adailydoseofwellness.com has some good first-hand information as well from a student enrolled in a program at Vanderbilt. Its a new blog so info is being added by the week but I have found it helpful.
  12. by   dubiousraves
    I don't think bedside nursing experience is necessary if the direct entry program is rigorous and maximizes the number of clinical hours required for students.

    In your first year or so as an NP, when your ability to do a good differential diagnosis and develop a treatment plan is still limited by experience, being able to do a nursing or functional assessment of the patient can help guide your practice. After that, nursing experience doesn't really help that much.
  13. by   Jules A
    Quote from dubiousraves
    I don't think bedside nursing experience is necessary if the direct entry program is rigorous and maximizes the number of clinical hours required for students.

    In your first year or so as an NP, when your ability to do a good differential diagnosis and develop a treatment plan is still limited by experience, being able to do a nursing or functional assessment of the patient can help guide your practice. After that, nursing experience doesn't really help that much.
    I like your points but would ask where in the hundreds of NP schools that are admitting and graduating anyone who can pay tuition are the rigorous programs and really how could a mere 500 clinical hours be maximized?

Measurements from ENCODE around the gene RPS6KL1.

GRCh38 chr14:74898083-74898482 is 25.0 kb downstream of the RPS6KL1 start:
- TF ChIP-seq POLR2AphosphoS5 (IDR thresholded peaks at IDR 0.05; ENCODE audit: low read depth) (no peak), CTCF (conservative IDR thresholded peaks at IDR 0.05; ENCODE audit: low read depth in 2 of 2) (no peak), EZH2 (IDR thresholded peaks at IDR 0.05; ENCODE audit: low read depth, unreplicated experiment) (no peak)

The first year or so is, as you noted, where our patient care backgrounds are in my word, crucial, to pull from as we find our sea legs. There definitely are outliers in everything but in my experience and specialty those with no RN experience vs those with RN experience in the specialty are in most cases far more ready to practice competently and to the full scope upon graduation.

    It will be interesting to see how this unfolds and how our profession adapts. My guess is we will continue to see more of the SOS posts that have been cropping up here more frequently. Those who have no clue what they were signing up for, no idea how to manage their practice upon graduation, had no clue how to negotiate a contract, those who thought Doctors had cushy jobs that involved coffee breaks and golf.
  14. by   FNPNurseCA
    The link I'm referring to adailydoseofwellness.com/2017/06/25/accelerated-msn-programs/

    Worth the read! @bethmaester